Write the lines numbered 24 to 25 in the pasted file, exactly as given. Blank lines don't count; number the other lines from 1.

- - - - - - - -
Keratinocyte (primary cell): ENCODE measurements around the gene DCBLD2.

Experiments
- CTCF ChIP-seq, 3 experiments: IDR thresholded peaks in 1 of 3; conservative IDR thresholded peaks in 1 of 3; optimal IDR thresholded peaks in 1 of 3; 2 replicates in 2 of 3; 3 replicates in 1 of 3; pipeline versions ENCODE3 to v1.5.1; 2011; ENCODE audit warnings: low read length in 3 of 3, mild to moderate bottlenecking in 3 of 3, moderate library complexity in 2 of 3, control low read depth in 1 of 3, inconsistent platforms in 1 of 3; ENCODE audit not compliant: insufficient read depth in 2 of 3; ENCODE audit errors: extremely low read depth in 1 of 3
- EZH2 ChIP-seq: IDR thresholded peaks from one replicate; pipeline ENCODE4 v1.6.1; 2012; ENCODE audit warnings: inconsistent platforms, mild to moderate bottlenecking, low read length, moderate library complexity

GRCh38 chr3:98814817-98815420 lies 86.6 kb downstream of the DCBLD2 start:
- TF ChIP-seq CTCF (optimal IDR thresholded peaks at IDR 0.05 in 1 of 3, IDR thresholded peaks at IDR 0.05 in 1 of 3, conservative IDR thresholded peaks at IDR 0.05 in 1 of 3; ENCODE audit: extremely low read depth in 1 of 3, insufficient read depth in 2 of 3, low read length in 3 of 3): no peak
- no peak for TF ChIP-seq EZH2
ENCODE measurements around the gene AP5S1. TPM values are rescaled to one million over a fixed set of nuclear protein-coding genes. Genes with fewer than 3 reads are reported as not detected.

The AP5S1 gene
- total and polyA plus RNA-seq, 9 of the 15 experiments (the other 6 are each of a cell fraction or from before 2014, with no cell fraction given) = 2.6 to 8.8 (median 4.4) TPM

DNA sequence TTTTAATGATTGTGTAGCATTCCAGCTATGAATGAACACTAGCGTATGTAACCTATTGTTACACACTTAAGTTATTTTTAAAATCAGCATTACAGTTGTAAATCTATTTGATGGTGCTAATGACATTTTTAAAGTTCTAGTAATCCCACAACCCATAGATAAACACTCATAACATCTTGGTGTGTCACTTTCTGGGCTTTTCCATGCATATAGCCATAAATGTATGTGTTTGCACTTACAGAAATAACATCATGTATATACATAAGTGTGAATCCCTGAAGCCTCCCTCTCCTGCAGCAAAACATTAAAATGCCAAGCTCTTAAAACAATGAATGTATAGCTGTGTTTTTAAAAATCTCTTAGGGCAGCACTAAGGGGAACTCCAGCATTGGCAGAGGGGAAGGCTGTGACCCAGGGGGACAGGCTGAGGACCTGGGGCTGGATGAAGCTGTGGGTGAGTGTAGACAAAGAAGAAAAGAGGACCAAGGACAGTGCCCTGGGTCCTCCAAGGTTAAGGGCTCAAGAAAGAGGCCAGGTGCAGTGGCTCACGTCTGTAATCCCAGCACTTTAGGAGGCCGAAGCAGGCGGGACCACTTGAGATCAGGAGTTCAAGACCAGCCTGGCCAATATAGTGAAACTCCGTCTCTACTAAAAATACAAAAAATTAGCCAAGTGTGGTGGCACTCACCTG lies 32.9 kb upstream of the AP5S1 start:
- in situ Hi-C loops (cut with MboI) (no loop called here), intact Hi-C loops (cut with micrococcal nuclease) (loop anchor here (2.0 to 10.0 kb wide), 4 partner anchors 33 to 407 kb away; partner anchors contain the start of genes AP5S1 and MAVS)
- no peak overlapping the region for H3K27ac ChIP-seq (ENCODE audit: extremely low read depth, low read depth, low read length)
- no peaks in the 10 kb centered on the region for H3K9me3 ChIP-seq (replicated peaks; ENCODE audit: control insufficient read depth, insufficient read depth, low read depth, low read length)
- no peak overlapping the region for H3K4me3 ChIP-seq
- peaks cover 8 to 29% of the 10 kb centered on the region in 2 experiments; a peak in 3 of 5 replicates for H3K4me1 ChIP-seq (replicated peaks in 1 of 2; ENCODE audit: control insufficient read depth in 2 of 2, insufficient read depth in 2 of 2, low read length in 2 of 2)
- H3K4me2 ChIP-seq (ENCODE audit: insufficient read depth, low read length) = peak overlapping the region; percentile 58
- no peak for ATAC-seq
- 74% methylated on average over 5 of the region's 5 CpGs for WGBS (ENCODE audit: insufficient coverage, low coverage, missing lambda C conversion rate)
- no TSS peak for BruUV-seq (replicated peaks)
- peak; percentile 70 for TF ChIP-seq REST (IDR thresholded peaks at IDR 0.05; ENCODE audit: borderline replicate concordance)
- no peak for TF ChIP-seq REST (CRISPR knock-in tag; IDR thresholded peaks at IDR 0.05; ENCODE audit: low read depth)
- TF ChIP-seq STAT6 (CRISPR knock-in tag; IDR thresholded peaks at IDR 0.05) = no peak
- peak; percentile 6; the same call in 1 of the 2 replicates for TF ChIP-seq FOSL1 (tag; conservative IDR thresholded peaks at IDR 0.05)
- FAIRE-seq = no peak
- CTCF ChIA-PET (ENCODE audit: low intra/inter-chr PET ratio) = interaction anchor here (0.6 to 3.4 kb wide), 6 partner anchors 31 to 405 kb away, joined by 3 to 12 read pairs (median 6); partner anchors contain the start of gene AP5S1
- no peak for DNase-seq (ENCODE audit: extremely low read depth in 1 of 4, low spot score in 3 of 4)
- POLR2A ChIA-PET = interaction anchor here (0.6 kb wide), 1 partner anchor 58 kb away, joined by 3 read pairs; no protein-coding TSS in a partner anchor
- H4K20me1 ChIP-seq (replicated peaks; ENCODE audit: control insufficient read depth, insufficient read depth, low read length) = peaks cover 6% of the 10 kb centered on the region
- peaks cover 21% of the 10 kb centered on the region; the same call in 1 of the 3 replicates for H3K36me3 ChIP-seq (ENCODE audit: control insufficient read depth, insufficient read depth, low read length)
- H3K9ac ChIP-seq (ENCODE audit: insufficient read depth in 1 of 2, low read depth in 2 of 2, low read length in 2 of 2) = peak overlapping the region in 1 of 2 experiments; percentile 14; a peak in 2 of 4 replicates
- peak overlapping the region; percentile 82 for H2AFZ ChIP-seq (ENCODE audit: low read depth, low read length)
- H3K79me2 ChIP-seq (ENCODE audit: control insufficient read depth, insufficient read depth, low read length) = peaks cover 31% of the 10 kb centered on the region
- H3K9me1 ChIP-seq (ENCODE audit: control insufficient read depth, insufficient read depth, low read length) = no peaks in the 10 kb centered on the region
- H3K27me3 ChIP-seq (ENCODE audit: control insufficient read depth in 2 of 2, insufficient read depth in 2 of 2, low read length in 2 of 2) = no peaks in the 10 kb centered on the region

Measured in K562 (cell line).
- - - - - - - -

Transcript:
- peak; percentile 6; the same call in 1 of the 2 replicates for TF ChIP-seq FOSL1 (tag; conservative IDR thresholded peaks at IDR 0.05)
- FAIRE-seq = no peak